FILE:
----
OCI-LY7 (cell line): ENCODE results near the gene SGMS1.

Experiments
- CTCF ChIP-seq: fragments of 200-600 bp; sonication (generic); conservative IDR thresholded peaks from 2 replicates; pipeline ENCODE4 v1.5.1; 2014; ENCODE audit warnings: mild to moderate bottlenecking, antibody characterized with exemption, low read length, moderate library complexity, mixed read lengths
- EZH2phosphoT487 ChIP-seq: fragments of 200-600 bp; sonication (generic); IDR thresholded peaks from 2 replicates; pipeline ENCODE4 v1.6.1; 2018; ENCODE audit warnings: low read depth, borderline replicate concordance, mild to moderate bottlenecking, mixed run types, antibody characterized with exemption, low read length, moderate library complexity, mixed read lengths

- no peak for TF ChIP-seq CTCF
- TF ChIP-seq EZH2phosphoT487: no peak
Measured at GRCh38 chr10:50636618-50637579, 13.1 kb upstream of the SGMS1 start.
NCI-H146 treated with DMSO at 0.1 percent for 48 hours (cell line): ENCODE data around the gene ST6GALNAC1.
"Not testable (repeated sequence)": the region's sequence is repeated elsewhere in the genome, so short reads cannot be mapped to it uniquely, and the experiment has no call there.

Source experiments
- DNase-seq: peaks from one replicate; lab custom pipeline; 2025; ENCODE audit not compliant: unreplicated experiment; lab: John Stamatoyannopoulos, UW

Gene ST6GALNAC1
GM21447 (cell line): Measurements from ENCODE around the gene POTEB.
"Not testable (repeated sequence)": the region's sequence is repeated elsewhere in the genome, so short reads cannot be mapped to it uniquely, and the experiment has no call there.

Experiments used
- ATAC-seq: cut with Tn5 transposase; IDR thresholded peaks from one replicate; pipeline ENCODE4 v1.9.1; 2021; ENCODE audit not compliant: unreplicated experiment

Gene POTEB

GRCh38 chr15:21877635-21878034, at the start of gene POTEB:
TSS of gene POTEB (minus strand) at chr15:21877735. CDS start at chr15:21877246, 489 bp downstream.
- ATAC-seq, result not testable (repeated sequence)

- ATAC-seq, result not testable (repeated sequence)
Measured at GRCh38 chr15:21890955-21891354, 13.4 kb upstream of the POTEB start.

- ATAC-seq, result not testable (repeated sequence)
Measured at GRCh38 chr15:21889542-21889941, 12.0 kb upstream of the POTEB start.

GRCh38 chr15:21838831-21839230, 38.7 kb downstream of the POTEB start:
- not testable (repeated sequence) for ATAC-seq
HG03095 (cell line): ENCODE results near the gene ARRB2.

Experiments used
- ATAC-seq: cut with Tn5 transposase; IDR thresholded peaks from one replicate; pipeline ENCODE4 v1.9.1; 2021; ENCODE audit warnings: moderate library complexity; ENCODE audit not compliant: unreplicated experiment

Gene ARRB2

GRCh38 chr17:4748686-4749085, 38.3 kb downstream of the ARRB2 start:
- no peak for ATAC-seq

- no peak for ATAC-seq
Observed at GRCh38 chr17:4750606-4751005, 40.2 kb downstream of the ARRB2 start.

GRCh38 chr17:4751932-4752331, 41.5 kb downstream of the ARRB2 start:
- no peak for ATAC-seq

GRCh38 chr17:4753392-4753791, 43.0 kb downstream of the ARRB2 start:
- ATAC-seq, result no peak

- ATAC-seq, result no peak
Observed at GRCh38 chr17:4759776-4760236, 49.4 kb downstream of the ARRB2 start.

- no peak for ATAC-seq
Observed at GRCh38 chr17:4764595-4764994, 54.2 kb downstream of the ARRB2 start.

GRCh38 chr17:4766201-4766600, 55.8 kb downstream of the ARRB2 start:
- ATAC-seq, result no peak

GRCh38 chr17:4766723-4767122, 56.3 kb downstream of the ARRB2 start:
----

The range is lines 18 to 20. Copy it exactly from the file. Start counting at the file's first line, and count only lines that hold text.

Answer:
GRCh38 chr15:21877635-21878034, at the start of gene POTEB:
TSS of gene POTEB (minus strand) at chr15:21877735. CDS start at chr15:21877246, 489 bp downstream.
- ATAC-seq, result not testable (repeated sequence)